Business Strategy and PlanningCorporate Culture

CEO Shares His Secret to Managing Team Effectively

Building a strong team requires more than just training. Even if everyone has great skills, they can still struggle. One big reason for this is not feeling appreciated. Danny Meyer, founder of Shake Shack, has a simple way to manage teams better. He uses something called the Skill-Will Matrix, which sorts team members into four categories based on their skills and motivation. Learning how to manage your team well can make your organization more productive and improve how everyone works together. Meyer, inspired by Theo Epstein, believes that understanding both the skills and motivation of your team members is key. When people feel valued and recognized, they work better as a team.

Quadrant 1: Can and will

People with this criteria might be seen as easy for leaders to manage because they are highly skilled and motivated and only need minimal supervision. However, these people also need to be taken care of, just like the others. He said, “Too often we ignore those people.”

What they need:

  • Recognition and opportunities for growth are needed to continue excelling.
  • Autonomy to leverage their skills and motivation effectively.

Quadrant 2: Cannot and will

Taking prompt and clear action are needed for those who are willing to

“The wick on my candle is pretty long for someone who will,” Danny Meyer said. This shows that he prefers people who are more willing than those who aren’t. It is because these people are willing to do it once you teach them and it will last pretty much longer than those who do not.

What they need:

  • Training programs to enhance their skills.
  • Mentorship and guidance to channel their motivation effectively.

Quadrant 3: Can and would not do it

These individuals have the skills to do the work, but they are lacking motivation. This could be from the work environment or other underlying issues such as work-life balance concerns, personal problems or feelings of undervaluation. Hence, leaders should make an effort to identify the reasons behind an employee’s lack of motivation. While this may require significant effort, it is essential to determine whether the individual is deemed important and valuable to the team. Leaders should then consider if the employee is replaceable or not and weigh the benefits of retaining and motivating them against the challenges of finding and training a replacement.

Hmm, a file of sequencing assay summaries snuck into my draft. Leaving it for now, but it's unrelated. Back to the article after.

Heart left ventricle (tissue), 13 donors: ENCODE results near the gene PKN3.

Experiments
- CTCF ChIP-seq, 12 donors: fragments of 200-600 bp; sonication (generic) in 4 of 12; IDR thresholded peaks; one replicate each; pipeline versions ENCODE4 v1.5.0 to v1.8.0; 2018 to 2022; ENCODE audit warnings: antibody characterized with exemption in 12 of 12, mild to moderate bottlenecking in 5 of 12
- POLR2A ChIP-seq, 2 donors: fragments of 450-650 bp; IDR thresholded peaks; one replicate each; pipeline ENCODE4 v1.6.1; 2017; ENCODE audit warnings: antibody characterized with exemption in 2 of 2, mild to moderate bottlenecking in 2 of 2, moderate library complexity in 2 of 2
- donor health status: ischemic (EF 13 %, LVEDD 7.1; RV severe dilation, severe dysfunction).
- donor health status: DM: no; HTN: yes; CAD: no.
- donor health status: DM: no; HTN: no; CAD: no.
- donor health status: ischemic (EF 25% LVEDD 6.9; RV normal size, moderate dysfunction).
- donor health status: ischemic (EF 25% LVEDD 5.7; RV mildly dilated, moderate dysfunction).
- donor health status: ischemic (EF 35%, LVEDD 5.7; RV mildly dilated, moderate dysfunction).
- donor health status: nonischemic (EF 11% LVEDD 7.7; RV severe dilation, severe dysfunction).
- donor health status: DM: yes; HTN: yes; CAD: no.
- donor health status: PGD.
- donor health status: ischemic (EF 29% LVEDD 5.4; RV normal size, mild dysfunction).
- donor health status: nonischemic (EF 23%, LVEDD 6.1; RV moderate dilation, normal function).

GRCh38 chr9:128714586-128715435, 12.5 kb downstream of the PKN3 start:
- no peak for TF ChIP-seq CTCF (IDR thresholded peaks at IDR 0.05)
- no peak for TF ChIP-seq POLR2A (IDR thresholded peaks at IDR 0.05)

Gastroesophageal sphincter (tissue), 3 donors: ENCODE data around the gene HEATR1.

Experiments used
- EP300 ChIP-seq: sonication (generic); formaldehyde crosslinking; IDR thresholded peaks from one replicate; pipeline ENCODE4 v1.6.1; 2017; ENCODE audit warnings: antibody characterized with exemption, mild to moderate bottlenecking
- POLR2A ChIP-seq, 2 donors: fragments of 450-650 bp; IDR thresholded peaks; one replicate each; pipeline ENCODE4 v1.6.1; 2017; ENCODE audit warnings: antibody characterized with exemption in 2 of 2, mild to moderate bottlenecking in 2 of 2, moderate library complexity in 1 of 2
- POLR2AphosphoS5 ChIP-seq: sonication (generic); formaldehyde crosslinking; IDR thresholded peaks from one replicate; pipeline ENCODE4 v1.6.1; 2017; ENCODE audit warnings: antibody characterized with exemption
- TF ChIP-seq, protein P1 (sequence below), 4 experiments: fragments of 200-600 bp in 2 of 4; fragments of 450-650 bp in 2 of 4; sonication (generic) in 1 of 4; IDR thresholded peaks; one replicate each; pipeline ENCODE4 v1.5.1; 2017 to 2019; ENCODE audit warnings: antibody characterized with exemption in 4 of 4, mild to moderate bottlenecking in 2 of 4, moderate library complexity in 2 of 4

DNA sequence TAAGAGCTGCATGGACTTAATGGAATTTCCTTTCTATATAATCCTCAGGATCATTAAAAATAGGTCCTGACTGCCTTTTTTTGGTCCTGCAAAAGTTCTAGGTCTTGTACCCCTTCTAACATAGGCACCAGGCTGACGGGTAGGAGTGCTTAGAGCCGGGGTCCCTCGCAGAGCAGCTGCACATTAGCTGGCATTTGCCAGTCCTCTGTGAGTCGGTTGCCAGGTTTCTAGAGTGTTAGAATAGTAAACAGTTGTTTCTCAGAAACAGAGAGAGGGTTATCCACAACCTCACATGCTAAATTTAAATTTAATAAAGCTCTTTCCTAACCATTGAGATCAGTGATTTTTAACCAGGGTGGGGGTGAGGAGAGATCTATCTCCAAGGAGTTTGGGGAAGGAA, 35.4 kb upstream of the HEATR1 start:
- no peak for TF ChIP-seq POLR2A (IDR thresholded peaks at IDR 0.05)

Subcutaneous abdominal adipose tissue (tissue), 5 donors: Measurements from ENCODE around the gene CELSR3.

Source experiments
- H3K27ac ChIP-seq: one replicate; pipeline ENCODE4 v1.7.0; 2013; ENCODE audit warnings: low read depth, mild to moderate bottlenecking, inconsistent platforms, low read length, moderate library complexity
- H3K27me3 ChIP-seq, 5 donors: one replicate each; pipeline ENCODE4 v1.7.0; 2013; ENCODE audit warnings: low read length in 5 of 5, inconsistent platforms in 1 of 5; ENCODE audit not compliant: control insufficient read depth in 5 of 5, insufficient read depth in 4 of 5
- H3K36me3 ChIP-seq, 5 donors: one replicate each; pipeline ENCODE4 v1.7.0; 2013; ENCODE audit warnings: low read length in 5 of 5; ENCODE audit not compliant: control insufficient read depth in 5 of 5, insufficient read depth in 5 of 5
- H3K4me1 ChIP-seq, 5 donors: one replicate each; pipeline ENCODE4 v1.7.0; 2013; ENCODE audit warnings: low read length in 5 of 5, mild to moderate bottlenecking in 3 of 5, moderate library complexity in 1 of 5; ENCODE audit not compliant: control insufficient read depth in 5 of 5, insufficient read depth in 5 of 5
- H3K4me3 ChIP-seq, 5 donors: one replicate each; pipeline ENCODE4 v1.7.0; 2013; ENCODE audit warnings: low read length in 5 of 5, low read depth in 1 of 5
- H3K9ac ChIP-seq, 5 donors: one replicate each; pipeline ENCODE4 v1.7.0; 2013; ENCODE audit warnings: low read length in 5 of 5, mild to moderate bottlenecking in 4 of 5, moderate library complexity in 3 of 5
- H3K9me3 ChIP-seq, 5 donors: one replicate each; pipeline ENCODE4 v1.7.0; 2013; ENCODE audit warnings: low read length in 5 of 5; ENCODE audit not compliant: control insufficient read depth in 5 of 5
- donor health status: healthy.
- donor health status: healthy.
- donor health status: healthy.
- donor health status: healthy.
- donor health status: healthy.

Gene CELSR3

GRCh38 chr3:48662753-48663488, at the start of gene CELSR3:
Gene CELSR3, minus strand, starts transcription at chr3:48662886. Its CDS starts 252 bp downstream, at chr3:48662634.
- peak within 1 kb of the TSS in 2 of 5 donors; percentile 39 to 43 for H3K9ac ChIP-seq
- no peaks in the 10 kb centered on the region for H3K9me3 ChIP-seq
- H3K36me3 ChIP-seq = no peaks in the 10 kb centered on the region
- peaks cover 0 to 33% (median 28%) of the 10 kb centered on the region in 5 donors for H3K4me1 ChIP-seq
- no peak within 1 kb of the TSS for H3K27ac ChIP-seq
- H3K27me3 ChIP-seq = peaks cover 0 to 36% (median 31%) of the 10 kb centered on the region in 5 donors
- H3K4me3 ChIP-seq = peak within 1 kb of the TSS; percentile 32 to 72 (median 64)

What they need:

  • Motivational strategies to re-engage them.
  • Clear goals and incentives will reignite their passion for work.

Quadrant 4: Cannot and would not do it

This type of individual may require a huge amount of effort and time to develop compared to other quadrants. These employees not only lack the necessary skills to perform their tasks but also show little to no motivation to improve or contribute effectively. Addressing issues with such individuals can be particularly challenging, as it involves both skill development and motivational strategies. Leaders need to assess whether the investment in training and motivating these employees is justified, considering the overall impact on team performance and resources.

What they need:

  • Basic training is needed to develop essential skills.
  • Performance management or redirection towards roles better suited to their abilities.

Which one should leaders spend more effort on?

Leaders should put more time and effort into the people who are willing to do the tasks, instead of those who are not willing to do so. Hence, this refers to the ‘Cannot and will’ and ‘Can and will’ categories. By focusing on those who are willing to cooperate in work tasks, the leaders and the team can achieve goals more quickly and efficiently, rather than relying on those who are not as willing.


Danny Meyer’s Skill-Will Matrix offers a simple yet powerful framework for managing teams effectively. By categorizing team members based on their skills and motivation, leaders can tailor their approach to meet each individual’s needs. Leaders should prioritize their efforts strategically, focusing on those who are most motivated while not neglecting those who may lack motivation but still have potential. It’s recommended to spend more time and effort on team members who show willingness, but those who are less willing also deserve attention and can improve with the right support. As a team leader, it’s essential to balance these priorities to build a cohesive and high-performing team.

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